TruAudio CSUB-12 Subwoofer Review - Home Theater Forum and Systems - HomeTheaterShack.com

 
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TruAudio CSUB-12 Subwoofer Review

TruAudio CSUB-12 Subwoofer Review

By Jim Wilson (theJman)



Introduction
The subject of this review is the TruAudio CSUB-12. The CSUB-12 utilizes a 12" front-firing driver with equal sized passive radiators (PR) on both sides of the cabinet. It's pretty small at just 15" in all dimensions (HWD), and weighs 42 pounds. The amp is a Class D rated at 350 watts, but there's no indication if that's RMS or peak. The manufacturer states the frequency response as 20-200Hz (+/-3dB).


Ordering
Many of you may not have heard of TruAudio before, probably due to the fact they sell their products exclusively through a dealers network. The company was actually started by custom installers, and they've opted to stay true (no pun intended) to that market segment. As such, the only place you can purchase any TruAudio equipment is from one of their authorized dealers. To find one you have to fill out a webform that asks for your name, city, state, zip code, phone number, email address, country and a description of what your "project" is. That struck me as a lot of information just to get the name of the nearest dealer.

The review unit carried a list price of $1,249, which is certainly not insignificant. There may be some room for negotiation with your dealer, but I can't say for certain if that's the case. TruAudio provides a 1 year warranty on parts and labor for the CSUB-12.


Unboxing
The sub came double boxed, which is always nice to see. It was protected by a thin sheet of material and then wrapped in plastic. There were soft foam blocks in each of the 8 corners, with the bottom four having a cutout specifically for the feet. The only accessories were a 3 prong power cord and the manual, which was little more then an instruction sheet. However, since TruAudio designs their products for the professional installer this shouldn't be considered an issue; if someone installs audio equipment for a living and doesn't know how to hook up a subwoofer they should probably consider a career change.


Initial Impressions
The first thing you notice is how small this subwoofer appears, especially when you consider all that TruAudio has stuffed into the cabinet. In a mere 15" cube they've managed to fit a 12" driver, dual passive radiators and the amplifier. Every vertical panel is packed with something. The companies website says the finish is a semi-gloss black, but to me it looked more like it was matte black. The paint application was pretty good, but I did notice a few minor imperfections. It comes with fairly large, but rather shallow hard plastic feet that had rubber inserts. There were no carpet spikes included.

The cabinet has deeply rounded corners with a flush mounted grill on the front for the active driver. It's made from 5/8th's inch MDF on all the panels except the front, which was a generous 1 1/8th inch. There's no damping material but the inside of the cabinet is actually painted. That's not something you see too frequently. The only bracing employed were small blocks of wood glued to where the panels are joined. The internal dimensions are very small though -- and it's completely stuffed -- leaving almost no place to attach additional bracing anyway. The cabinet felt pretty rigid and the overall construction was quite good, with the proverbial knuckle rap test returning a solid thud. All the screws on the driver needed 1-1.5 turns to snug them up, while the ones on the PR's and amp were tight.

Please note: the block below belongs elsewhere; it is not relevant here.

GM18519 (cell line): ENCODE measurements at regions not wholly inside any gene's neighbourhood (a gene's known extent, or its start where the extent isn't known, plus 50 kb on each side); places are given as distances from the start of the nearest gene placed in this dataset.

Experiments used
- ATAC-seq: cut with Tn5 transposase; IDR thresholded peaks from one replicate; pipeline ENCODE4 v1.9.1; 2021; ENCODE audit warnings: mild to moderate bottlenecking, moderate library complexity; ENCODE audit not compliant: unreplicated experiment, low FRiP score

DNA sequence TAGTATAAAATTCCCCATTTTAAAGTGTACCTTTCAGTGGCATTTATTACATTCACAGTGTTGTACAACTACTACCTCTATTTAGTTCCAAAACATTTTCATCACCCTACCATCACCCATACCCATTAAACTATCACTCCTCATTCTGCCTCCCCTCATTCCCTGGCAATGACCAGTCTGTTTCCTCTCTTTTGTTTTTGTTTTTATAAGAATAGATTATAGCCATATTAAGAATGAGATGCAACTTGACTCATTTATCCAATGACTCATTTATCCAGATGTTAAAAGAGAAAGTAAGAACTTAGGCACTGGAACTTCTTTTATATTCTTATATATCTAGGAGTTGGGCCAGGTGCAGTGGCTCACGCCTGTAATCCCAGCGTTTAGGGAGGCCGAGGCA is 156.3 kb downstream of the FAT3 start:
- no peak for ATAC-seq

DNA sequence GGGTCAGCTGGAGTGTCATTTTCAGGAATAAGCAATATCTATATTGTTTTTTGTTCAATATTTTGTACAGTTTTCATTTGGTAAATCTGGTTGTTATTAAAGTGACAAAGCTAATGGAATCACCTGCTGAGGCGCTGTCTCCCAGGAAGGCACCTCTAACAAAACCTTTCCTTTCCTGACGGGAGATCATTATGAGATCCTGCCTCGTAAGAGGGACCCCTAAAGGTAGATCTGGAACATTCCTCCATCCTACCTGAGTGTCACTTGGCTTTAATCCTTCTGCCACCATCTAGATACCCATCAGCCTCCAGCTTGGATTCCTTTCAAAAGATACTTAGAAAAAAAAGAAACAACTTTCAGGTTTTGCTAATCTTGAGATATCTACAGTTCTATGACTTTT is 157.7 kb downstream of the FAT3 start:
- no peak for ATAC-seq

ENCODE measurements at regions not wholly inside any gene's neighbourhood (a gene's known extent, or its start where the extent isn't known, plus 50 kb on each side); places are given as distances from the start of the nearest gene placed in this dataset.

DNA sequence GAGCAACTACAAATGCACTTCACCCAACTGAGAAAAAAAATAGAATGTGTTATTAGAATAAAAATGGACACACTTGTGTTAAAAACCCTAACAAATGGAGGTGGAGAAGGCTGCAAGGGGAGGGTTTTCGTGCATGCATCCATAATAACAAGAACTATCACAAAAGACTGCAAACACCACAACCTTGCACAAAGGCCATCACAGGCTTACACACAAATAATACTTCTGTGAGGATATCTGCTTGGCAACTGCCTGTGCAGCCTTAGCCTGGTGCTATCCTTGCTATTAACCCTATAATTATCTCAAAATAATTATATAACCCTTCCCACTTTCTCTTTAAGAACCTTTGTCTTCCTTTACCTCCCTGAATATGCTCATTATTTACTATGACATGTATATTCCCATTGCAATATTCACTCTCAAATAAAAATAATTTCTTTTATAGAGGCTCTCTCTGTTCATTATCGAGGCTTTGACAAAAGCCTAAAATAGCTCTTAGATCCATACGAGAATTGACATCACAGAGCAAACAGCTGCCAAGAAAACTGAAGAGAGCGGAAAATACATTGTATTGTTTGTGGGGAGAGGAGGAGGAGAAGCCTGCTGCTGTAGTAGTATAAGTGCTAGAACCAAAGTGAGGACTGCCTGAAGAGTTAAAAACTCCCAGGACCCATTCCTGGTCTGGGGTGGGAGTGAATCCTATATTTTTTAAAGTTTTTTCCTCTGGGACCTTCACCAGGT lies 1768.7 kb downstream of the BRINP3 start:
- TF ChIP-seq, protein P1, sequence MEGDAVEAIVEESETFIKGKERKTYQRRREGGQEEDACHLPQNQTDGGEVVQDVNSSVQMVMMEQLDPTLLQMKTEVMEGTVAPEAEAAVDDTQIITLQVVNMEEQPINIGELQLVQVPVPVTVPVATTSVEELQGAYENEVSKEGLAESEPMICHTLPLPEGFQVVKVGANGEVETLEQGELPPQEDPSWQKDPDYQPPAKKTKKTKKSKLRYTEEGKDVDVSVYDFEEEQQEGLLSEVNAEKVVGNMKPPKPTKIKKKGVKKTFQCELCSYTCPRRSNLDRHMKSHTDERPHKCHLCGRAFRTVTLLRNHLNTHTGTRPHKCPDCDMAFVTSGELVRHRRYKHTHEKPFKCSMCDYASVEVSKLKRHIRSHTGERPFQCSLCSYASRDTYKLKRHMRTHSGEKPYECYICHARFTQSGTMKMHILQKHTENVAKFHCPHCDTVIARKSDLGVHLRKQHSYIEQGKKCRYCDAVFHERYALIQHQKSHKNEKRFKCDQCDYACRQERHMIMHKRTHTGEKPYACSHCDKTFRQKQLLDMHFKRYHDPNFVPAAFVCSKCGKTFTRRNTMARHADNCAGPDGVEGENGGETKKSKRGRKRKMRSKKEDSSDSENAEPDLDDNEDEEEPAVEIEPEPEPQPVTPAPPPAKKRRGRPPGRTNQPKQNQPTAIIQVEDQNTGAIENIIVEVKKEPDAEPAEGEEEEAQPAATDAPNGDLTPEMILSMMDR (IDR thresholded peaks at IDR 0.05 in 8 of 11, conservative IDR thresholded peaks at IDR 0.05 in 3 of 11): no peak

The driver cone is a polymer bonded cellulose with an average size half-roll rubber surround. The TruAudio name is embossed on the dustcap. It's housed in a stamped steel frame, has a large single slug magnet with a sizeable voice coil bump-out and a 1" vent with a screen to prevent anything from getting in their. The leads were woven directly into the spider, which is not terribly common (but it's always nice to see companies go the extra mile). The driver is secured using machine screws and t-nuts.

The passive radiators appear to use a rigid plastic cone with a very similar half-roll rubber surround. In a lot of instances the PR's are virtually identical to the main driver, with the exception that they have no motor assembly of course. In this case it appears TruAudio may have opted to go in a slightly different direction; not only was the cone material dissimilar, the PR's were held in place with wood screws. They aren't covered by a grill, but there was a stylized rubber trim ring around the edges that had the TruAudio name stamped in it.

The grill covering the driver is made from MDF, measures approximately 5/8th's of an inch and feels very sturdy. The TruAudio website says it's held in place by magnets, but the review sample was using the typical pin and socket setup. The transparent grill material was applied perfectly. There were small circular rubber disks on the backside of the frame which are to help ensure a snug fit and eliminate rattles. A small notch on the bottom center of the grill is used to aid in its removal -- which was a nice touch -- but it wasn't really necessary in this case because the grill essentially falls right off. It seems the pin/socket arrangement may not have been sized properly because the grill would come off without much prodding.